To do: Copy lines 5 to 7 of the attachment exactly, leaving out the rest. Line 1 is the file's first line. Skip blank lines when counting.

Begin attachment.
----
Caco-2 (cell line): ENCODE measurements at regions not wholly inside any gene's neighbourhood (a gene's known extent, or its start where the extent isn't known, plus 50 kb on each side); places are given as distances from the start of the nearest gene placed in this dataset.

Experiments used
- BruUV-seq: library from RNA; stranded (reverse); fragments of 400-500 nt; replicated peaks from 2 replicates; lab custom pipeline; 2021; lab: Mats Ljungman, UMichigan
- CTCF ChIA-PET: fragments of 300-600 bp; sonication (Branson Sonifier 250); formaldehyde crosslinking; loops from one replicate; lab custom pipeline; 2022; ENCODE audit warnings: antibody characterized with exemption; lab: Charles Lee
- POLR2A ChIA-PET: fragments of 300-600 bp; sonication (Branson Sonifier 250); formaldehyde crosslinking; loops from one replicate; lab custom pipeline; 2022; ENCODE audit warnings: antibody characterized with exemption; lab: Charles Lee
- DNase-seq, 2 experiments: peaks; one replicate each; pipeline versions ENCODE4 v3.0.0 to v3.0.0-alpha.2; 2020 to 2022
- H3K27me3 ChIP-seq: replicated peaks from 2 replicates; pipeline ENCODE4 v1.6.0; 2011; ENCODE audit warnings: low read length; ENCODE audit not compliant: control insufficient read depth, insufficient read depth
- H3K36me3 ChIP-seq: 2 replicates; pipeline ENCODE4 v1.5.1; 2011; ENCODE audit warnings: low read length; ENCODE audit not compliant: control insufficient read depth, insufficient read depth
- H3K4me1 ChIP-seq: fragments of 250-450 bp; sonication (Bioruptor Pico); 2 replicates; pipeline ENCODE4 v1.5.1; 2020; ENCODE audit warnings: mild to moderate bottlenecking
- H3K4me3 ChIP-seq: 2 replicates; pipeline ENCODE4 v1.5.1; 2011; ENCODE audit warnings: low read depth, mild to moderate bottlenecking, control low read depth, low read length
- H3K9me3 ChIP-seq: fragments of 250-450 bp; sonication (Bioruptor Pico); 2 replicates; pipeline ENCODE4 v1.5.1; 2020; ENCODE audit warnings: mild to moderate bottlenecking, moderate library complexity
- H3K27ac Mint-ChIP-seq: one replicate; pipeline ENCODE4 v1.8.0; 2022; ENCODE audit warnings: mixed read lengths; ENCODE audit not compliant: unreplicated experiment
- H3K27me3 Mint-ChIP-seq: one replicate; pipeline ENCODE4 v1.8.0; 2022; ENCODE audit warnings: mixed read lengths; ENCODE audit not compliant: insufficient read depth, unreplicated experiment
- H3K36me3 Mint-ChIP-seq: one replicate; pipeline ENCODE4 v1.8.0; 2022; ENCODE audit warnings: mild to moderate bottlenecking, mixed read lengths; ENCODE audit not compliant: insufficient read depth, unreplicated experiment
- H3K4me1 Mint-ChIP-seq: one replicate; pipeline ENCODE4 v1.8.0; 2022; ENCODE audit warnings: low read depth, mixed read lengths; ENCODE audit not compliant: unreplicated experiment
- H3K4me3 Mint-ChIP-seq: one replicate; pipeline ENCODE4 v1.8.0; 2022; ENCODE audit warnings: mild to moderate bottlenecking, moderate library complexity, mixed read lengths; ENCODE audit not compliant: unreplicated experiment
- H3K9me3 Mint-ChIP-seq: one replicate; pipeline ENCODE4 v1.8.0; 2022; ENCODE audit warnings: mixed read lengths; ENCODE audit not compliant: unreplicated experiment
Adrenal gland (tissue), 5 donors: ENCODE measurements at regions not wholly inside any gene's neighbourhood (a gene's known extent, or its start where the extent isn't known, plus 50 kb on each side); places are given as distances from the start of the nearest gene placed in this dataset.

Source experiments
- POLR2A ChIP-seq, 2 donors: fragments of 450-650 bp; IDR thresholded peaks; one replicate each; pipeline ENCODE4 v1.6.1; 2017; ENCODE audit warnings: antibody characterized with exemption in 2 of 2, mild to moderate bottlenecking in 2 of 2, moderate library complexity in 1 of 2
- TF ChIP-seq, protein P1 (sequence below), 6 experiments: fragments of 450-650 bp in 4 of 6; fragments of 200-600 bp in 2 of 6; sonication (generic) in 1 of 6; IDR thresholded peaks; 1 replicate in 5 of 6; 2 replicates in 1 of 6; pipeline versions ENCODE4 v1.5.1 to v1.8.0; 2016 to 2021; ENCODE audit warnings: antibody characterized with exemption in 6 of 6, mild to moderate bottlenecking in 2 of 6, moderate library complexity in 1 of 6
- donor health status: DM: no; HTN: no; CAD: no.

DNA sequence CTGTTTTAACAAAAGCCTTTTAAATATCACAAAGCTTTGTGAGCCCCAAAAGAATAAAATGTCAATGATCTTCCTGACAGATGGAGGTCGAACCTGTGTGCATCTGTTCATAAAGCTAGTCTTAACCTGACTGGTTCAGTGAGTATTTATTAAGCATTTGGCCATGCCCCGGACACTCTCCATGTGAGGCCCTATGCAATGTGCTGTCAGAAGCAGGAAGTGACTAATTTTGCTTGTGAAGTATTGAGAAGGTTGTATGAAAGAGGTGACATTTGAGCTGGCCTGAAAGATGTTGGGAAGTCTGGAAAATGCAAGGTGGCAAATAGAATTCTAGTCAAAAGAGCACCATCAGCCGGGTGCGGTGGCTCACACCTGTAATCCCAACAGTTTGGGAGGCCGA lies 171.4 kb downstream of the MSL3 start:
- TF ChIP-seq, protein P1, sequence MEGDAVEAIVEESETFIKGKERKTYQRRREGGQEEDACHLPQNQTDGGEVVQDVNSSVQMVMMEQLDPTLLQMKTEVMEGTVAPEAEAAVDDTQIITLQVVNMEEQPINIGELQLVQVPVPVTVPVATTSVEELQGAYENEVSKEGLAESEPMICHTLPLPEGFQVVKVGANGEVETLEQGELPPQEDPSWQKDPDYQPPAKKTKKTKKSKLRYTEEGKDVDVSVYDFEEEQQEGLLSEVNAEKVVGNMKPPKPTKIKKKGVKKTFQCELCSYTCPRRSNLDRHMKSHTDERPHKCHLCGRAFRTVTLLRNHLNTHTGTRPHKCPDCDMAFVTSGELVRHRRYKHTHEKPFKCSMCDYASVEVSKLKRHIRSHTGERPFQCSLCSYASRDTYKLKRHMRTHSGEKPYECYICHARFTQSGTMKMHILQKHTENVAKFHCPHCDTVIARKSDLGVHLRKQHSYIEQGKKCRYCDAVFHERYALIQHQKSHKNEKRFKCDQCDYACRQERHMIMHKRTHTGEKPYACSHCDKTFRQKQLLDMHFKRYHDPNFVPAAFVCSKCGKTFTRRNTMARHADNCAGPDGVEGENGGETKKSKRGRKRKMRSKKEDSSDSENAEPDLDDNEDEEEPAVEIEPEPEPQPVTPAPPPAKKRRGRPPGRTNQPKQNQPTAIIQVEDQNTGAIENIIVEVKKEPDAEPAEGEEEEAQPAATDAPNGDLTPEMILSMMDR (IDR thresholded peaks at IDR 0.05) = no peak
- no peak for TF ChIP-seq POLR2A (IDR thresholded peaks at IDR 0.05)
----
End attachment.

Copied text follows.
- POLR2A ChIA-PET: fragments of 300-600 bp; sonication (Branson Sonifier 250); formaldehyde crosslinking; loops from one replicate; lab custom pipeline; 2022; ENCODE audit warnings: antibody characterized with exemption; lab: Charles Lee
- DNase-seq, 2 experiments: peaks; one replicate each; pipeline versions ENCODE4 v3.0.0 to v3.0.0-alpha.2; 2020 to 2022
- H3K27me3 ChIP-seq: replicated peaks from 2 replicates; pipeline ENCODE4 v1.6.0; 2011; ENCODE audit warnings: low read length; ENCODE audit not compliant: control insufficient read depth, insufficient read depth